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By Len and Rynie Bakelaar, Regional Advocates

 In our home, it is common to see a jigsaw puzzle scattered out on the puzzle board. While some individual pieces  may seem dull and insignificant, they are needed to make up this beautiful picture. When the puzzle is done, there are no pieces left lying around the outside of the picture; each fits perfectly into its own place. This reminds me of the church, the body of Christ. There are areas in my life where I am weak, but those are the areas where you are strong. We complement each other and overcome that weakness. I do not end up on the outside, on the margins, because of my weakness.

  In our churches, does everyone fit in, or are some pushed out to the margins because they are not needed (from our perspective) to complete the picture? Like most of us, I feel I am not racist or sexist. I certainly don't push ableism. But because of our unconscious bias, that may not always hold true. Does ableism exist in our church? Certainly, human nature leans very much in that direction. Let's take an open and thoughtful second look at how churches might practice ableism.

  When construction is planned for an apartment building, the owners don't first go and do a survey to see if they need to install an automatic door and elevator. They put them in from the start, knowing there may be people who will need them. Do we use that same thought when we make plans in our churches?

 Let's look at a few simple scenarios. A youth leader comes with lots of potato chips as a snack. What happens if someone shows up with allergies that prevent them from enjoying that snack? A teacher in the six year-old class brings a picture suitable for each of them to colour. A visiting child shows up for whom that picture is beyond their fine motor skills. The men's Bible study group decides to hold their weekly session in their homes. It's a much friendlier and cozy atmosphere than in a bare room in the church. A man in the community has some interest in checking out this group, but is certain that the home is not accessible to his wheelchair. Each of these scenarios starts with the assumption that all who attend possess a typical ability level. That is ableism; there are many such ways in our society where this is common .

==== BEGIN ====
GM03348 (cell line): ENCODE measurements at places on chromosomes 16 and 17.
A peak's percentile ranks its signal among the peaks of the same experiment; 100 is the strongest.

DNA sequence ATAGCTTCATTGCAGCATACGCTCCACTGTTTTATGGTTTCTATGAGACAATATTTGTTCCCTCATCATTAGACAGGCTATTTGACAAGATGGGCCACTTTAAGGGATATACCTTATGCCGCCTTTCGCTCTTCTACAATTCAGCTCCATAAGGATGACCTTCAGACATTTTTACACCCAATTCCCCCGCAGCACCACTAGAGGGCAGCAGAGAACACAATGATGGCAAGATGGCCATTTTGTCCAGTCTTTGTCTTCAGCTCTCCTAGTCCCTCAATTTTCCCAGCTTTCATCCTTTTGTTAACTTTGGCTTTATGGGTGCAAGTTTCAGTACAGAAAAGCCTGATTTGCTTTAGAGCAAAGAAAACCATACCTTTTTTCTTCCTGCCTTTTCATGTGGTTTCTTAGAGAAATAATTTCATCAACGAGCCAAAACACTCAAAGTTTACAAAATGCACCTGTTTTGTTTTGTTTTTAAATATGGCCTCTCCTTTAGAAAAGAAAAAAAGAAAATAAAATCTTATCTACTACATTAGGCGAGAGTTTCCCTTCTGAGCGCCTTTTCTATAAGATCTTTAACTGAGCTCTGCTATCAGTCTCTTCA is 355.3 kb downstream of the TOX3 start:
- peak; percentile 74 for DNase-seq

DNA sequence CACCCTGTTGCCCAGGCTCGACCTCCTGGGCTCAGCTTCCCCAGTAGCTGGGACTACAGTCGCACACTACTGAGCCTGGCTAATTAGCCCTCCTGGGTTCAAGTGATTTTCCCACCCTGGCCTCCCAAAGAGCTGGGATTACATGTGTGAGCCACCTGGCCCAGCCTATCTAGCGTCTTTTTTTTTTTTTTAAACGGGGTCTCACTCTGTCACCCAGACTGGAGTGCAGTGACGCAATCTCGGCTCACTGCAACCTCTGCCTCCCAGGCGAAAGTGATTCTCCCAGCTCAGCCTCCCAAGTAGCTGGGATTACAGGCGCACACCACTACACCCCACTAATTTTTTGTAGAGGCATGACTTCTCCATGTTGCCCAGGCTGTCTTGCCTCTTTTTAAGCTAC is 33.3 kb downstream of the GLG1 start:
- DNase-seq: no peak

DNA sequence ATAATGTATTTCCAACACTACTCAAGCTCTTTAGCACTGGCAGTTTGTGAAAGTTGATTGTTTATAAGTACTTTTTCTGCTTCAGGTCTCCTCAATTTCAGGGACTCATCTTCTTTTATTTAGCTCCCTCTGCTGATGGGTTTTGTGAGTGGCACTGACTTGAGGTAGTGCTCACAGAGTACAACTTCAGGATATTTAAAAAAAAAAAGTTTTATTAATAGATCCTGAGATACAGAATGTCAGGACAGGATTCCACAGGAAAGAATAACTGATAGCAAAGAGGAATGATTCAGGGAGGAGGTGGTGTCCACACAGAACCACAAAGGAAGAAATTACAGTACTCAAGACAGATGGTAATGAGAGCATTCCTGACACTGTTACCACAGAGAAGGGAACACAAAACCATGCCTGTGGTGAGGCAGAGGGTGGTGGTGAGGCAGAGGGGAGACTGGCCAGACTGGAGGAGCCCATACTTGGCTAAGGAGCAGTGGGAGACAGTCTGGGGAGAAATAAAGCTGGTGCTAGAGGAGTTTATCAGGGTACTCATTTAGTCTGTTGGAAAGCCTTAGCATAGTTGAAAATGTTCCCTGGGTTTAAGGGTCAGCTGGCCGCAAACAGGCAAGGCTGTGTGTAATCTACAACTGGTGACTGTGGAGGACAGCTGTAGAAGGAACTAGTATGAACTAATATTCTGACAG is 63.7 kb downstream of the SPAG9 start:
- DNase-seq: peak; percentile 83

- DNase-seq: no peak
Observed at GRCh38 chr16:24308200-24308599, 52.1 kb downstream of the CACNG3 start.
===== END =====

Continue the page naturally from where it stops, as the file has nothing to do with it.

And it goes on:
Each of them could avoid that practice by having options in place, not as an afterthought, but right from the start, at the planning stage. Make sure there is always a selection of snacks so noone is left without. Pictures to colour should be in a variety of skill levels. The men's group meets in an accessible setting where there is an accessible washroom. Like the builders of the apartment building, we start by anticipating that those with different ability levels will not only show up but fully participate.

  Churches can be a welcoming place for all but this will only happen if we plan for it. We look at the whole picture when planning for programs, events, worship, and activities. We anticipate and prepare to be a place of belonging for those with physical limitations, those who are of typical ability, those with intellectual and sensory impairments. Each of us are pieces of the whole puzzle that God has surrounded us with, and each is needed to complete the picture.

   These three scenarios also show us that including someone physically in our space is a good start, but it does not mean that they will feel they belong. Belonging is relational, knowing you are wanted and needed. The circle is only complete when all are there. It also shows that being treated equally is not always correct. We may all receive the same assignment, but it is not equitable if it is well beyond someone's skill level.  

  You can learn more about practicing hospitality that looks to the heart of each person. This acknowledges that we want to go beyond inclusion to a place of belonging. That equity, not equality, shows the heart of a welcoming church. Check out this website to follow interesting stories and helpful resources. Or, read the easy-to follow manual, "Everybody Belongs, Serving Together."                                                                  

We trust and pray that our churches will strive to be places where "Everybody Belongs and Everybody serves."


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